[Review] Lost Ember – Nintendo Switch

Written by Joachim Ziebs
  • Developer: Mooneye Studios
  • Publisher: Mooneye Studios
  • Release Date: 24/09/2020
  • Price: £24.99 / $29.99
  • Review code provided by: Mooneye Studios
  • Version reviewed: 1.0.2

Introducing: Lost Ember Switch Review

It usually takes game developers some time to port their games to Switch, but when they finally do, you’re in for a treat. Lost Ember has already been available on other systems before but now makes it’s lavish debut on our favourite console.

Lost Ember tells the story of a vanished human tribe by letting you discover memories and artefacts of one of its members. This member is no longer human, but a wolf with extraordinary powers assisted by a spirit guide. The story you’re about to experience is one of love, loyalty, betrayal and loss. It’s beautifully told by showing you the memories and remnants of this fallen civilisation. For Lost Ember is a short game, you can rush through it in under ten hours if you want to, I’ll not go into details here. This review tries to stay spoiler free.

Off through the new day’s mist I run

The beginning of the game sees you controlling a wolf and meeting a spirit. The spirit declares itself your guardian spirit and tells you that it will help you and itself to reach the City of Light, the place were all your ancestors’ spirits went to. To get to the City of Light, you have to break through barriers which hold back your guardian. Uncover your memories from when you were human by exploring your surroundings, break the barrier and eventually advance to the next chapter. If you’re up to it, you can hunt down over 200 collectible items reaching from different relics that will deepen your understanding of the story but are not essential to it, to mushrooms which are scattered around the land. Progress like this through each of the six chapters and reach the end.

To help you on your way, use your ability to control other animals. Switch to a hedgehog and gain the ability to dig underground or let walls crumble giving you access to new parts of the different locations. Become a goldfish and swim through lakes, rivers and ponds to examine every nook and cranny. Use a hummingbird to dart through the sky. You need to use all animals available to you to uncover your memories, solve the connected puzzles and find the collectibles.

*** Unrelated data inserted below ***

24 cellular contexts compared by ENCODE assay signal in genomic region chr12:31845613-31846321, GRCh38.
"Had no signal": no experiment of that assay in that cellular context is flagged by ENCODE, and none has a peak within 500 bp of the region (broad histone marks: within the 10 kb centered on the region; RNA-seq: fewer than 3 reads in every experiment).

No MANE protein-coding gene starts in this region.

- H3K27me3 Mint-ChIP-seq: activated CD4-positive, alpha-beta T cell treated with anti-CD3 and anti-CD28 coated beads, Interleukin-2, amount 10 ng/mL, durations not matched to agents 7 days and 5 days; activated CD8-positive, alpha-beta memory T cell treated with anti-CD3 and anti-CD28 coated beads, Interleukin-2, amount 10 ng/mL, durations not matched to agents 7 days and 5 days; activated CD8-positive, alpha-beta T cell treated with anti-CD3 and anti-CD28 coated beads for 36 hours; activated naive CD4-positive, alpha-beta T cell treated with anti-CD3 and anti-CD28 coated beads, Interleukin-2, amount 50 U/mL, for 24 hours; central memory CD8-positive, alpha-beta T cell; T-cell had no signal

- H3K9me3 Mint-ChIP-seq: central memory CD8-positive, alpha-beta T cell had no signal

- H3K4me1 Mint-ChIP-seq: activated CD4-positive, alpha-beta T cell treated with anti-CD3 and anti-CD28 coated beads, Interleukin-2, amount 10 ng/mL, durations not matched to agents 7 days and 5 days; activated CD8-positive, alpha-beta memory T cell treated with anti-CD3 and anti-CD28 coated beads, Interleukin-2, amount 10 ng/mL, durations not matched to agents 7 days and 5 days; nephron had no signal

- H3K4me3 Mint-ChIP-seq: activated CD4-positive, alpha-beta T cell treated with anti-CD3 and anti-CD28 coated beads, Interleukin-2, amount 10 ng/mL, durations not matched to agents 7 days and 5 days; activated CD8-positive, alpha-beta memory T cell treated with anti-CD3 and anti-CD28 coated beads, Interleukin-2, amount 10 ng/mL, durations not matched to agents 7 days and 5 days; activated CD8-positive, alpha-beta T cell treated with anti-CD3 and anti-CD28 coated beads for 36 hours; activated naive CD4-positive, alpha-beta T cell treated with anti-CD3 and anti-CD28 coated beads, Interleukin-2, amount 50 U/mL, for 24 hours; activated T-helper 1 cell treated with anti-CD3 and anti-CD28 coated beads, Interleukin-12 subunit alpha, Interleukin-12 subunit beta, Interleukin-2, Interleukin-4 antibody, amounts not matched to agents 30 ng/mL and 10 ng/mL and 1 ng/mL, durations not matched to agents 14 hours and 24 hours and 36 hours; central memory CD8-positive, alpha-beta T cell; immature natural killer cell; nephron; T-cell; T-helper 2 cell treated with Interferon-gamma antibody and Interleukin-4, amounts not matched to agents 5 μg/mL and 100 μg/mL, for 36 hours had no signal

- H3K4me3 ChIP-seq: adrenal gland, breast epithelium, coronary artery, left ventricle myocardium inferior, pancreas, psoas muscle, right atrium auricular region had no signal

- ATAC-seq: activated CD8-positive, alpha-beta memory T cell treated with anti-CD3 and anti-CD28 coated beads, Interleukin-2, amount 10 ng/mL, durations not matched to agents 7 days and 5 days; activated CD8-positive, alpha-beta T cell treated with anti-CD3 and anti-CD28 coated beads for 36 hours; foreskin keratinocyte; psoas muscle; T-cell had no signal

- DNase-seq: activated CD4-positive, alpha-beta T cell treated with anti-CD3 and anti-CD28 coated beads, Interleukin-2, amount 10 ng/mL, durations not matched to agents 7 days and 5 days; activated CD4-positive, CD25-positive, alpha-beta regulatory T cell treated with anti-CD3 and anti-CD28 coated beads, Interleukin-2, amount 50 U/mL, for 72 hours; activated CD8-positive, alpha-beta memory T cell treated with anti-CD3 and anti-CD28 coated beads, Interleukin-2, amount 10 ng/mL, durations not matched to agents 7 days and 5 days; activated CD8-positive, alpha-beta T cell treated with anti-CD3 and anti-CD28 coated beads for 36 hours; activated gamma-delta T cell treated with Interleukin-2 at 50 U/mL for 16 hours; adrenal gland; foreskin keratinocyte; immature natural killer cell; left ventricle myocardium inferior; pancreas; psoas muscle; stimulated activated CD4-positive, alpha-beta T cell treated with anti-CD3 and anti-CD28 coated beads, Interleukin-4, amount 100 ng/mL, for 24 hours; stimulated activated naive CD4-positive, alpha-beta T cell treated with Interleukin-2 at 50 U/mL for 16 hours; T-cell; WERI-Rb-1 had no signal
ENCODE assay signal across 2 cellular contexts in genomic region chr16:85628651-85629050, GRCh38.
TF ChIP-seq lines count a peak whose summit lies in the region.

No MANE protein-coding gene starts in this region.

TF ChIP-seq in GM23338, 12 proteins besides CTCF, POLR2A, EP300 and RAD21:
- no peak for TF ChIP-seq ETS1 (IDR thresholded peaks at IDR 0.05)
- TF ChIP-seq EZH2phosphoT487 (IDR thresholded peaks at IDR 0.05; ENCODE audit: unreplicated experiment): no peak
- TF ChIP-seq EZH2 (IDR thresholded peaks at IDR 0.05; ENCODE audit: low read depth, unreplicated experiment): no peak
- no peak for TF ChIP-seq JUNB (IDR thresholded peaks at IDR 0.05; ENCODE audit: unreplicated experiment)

We shift pulsing with the earth

Let me just say this: The game looks awesome. It has a naturalistic but abstract artstyle. The colours are muted most of the time, but vibrant in some parts. This perfectly fits the story of your somber voyage of self-dicovery. The music ties in perfectly, too. It is reduced to soft and bittersweet guitar and piano tracks and used sparingly. Most of the time the sounds of nature are the only soundtrack on your trip: the howl of the wolf, the flutter of the hummingbird, the flow of water, you get the idea. The voice acting of your guardian is well done, too.

Roaming the land while you sleep

There are stones on every trip and Lost Ember has some of those as well. Performance is good, but there are framedrops in certain areas. The game has already been updated to iron them out and they aren’t a big deal in any case.


Lost Ember shows that you don’t need much to tell a gripping story. A few animals, a lot of memories and you’re done. It’s a well crafted world and a well told story.


  • Artstyle: colourful but with slightly muted colours
  • Accessibility setting helping those with motion sickness problems
  • Great world to explore


  • Some stutters while playing handheld and docked (but a day one patch is already on the way)
  • No map of any kind

While Lost Ember is not a long game, it’s definitely a game that deserves your time. Rush through or 100% the game. It doesn’t matter, because it will leave you changed in the end.

Leave a Reply